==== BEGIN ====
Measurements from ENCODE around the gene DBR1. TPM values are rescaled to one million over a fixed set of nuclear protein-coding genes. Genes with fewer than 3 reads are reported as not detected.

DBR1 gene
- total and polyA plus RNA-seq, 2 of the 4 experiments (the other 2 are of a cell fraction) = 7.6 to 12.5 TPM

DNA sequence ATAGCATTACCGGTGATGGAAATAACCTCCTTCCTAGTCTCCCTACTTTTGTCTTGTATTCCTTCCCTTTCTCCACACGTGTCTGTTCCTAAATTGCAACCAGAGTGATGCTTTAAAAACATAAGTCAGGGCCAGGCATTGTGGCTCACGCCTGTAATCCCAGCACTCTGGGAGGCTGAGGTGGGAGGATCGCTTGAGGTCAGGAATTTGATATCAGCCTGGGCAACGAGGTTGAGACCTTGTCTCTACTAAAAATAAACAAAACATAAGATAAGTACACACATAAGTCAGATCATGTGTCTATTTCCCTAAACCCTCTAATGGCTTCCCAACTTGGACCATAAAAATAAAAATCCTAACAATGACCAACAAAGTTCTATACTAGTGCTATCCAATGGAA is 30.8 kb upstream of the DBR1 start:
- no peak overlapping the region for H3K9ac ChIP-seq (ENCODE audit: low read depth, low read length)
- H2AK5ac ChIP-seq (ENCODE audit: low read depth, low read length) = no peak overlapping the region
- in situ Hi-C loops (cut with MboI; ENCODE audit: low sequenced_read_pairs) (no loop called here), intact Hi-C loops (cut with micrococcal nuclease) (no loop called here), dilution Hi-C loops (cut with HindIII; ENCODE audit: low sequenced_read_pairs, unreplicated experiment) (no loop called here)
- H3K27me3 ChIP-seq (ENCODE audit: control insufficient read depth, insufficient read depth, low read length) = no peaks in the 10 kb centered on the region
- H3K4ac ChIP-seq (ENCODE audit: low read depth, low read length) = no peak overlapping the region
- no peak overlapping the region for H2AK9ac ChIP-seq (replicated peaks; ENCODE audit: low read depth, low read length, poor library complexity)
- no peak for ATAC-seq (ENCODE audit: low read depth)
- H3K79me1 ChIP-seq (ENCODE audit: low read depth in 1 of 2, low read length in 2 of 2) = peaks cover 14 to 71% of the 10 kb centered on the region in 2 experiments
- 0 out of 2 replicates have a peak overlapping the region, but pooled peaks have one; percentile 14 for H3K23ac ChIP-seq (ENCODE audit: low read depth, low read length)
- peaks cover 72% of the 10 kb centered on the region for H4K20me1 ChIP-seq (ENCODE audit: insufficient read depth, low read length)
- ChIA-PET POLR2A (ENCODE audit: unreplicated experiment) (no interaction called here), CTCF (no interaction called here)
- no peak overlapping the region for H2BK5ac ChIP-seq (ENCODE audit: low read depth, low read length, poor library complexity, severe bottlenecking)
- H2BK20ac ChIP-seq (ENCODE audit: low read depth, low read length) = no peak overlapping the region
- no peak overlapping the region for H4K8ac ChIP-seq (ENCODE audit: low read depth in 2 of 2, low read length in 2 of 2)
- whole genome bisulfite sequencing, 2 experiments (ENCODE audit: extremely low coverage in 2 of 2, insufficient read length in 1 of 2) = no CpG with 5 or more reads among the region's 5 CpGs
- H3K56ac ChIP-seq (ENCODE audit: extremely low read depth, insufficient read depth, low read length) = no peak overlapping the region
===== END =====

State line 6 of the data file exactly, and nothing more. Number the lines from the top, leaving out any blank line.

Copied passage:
- H2AK5ac ChIP-seq (ENCODE audit: low read depth, low read length) = no peak overlapping the region